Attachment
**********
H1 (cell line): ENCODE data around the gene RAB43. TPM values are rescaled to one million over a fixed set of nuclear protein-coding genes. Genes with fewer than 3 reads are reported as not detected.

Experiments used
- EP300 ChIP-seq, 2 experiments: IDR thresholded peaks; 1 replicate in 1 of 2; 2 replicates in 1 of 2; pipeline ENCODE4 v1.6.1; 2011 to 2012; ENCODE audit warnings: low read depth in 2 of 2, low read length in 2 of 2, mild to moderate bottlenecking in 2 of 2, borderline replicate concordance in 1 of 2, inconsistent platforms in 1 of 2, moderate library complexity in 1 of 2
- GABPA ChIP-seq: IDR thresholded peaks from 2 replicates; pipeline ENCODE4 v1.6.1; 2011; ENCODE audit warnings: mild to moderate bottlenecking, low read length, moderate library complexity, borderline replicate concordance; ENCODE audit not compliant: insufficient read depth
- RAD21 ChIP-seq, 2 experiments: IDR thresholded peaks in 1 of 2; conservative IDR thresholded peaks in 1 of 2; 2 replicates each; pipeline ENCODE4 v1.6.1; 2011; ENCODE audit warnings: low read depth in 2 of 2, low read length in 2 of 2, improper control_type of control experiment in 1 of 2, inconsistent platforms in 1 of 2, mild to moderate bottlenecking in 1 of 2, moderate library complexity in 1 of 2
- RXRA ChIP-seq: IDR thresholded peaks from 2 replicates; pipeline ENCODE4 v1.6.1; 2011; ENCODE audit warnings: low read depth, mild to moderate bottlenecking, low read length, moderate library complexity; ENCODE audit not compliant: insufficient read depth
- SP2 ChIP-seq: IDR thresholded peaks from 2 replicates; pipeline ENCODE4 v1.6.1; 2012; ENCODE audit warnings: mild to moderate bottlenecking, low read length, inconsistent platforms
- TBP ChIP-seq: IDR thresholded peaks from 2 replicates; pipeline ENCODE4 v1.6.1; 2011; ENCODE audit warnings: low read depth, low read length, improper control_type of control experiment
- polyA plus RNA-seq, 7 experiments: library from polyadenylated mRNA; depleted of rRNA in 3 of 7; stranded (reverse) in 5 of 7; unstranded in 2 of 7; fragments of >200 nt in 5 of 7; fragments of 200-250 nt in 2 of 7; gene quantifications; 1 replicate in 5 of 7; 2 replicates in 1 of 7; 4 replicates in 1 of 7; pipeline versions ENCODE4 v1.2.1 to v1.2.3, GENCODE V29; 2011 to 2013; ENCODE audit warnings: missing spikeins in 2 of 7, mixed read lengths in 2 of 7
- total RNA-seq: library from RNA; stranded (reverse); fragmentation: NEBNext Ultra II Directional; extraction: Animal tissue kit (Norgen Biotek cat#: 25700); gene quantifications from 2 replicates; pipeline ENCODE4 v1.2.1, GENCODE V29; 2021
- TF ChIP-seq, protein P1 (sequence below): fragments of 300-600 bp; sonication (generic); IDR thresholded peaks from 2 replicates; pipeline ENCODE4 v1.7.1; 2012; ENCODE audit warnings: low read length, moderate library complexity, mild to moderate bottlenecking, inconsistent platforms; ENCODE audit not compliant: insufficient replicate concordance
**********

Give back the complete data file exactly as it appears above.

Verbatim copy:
H1 (cell line): ENCODE data around the gene RAB43. TPM values are rescaled to one million over a fixed set of nuclear protein-coding genes. Genes with fewer than 3 reads are reported as not detected.

Experiments used
- EP300 ChIP-seq, 2 experiments: IDR thresholded peaks; 1 replicate in 1 of 2; 2 replicates in 1 of 2; pipeline ENCODE4 v1.6.1; 2011 to 2012; ENCODE audit warnings: low read depth in 2 of 2, low read length in 2 of 2, mild to moderate bottlenecking in 2 of 2, borderline replicate concordance in 1 of 2, inconsistent platforms in 1 of 2, moderate library complexity in 1 of 2
- GABPA ChIP-seq: IDR thresholded peaks from 2 replicates; pipeline ENCODE4 v1.6.1; 2011; ENCODE audit warnings: mild to moderate bottlenecking, low read length, moderate library complexity, borderline replicate concordance; ENCODE audit not compliant: insufficient read depth
- RAD21 ChIP-seq, 2 experiments: IDR thresholded peaks in 1 of 2; conservative IDR thresholded peaks in 1 of 2; 2 replicates each; pipeline ENCODE4 v1.6.1; 2011; ENCODE audit warnings: low read depth in 2 of 2, low read length in 2 of 2, improper control_type of control experiment in 1 of 2, inconsistent platforms in 1 of 2, mild to moderate bottlenecking in 1 of 2, moderate library complexity in 1 of 2
- RXRA ChIP-seq: IDR thresholded peaks from 2 replicates; pipeline ENCODE4 v1.6.1; 2011; ENCODE audit warnings: low read depth, mild to moderate bottlenecking, low read length, moderate library complexity; ENCODE audit not compliant: insufficient read depth
- SP2 ChIP-seq: IDR thresholded peaks from 2 replicates; pipeline ENCODE4 v1.6.1; 2012; ENCODE audit warnings: mild to moderate bottlenecking, low read length, inconsistent platforms
- TBP ChIP-seq: IDR thresholded peaks from 2 replicates; pipeline ENCODE4 v1.6.1; 2011; ENCODE audit warnings: low read depth, low read length, improper control_type of control experiment
- polyA plus RNA-seq, 7 experiments: library from polyadenylated mRNA; depleted of rRNA in 3 of 7; stranded (reverse) in 5 of 7; unstranded in 2 of 7; fragments of >200 nt in 5 of 7; fragments of 200-250 nt in 2 of 7; gene quantifications; 1 replicate in 5 of 7; 2 replicates in 1 of 7; 4 replicates in 1 of 7; pipeline versions ENCODE4 v1.2.1 to v1.2.3, GENCODE V29; 2011 to 2013; ENCODE audit warnings: missing spikeins in 2 of 7, mixed read lengths in 2 of 7
- total RNA-seq: library from RNA; stranded (reverse); fragmentation: NEBNext Ultra II Directional; extraction: Animal tissue kit (Norgen Biotek cat#: 25700); gene quantifications from 2 replicates; pipeline ENCODE4 v1.2.1, GENCODE V29; 2021
- TF ChIP-seq, protein P1 (sequence below): fragments of 300-600 bp; sonication (generic); IDR thresholded peaks from 2 replicates; pipeline ENCODE4 v1.7.1; 2012; ENCODE audit warnings: low read length, moderate library complexity, mild to moderate bottlenecking, inconsistent platforms; ENCODE audit not compliant: insufficient replicate concordance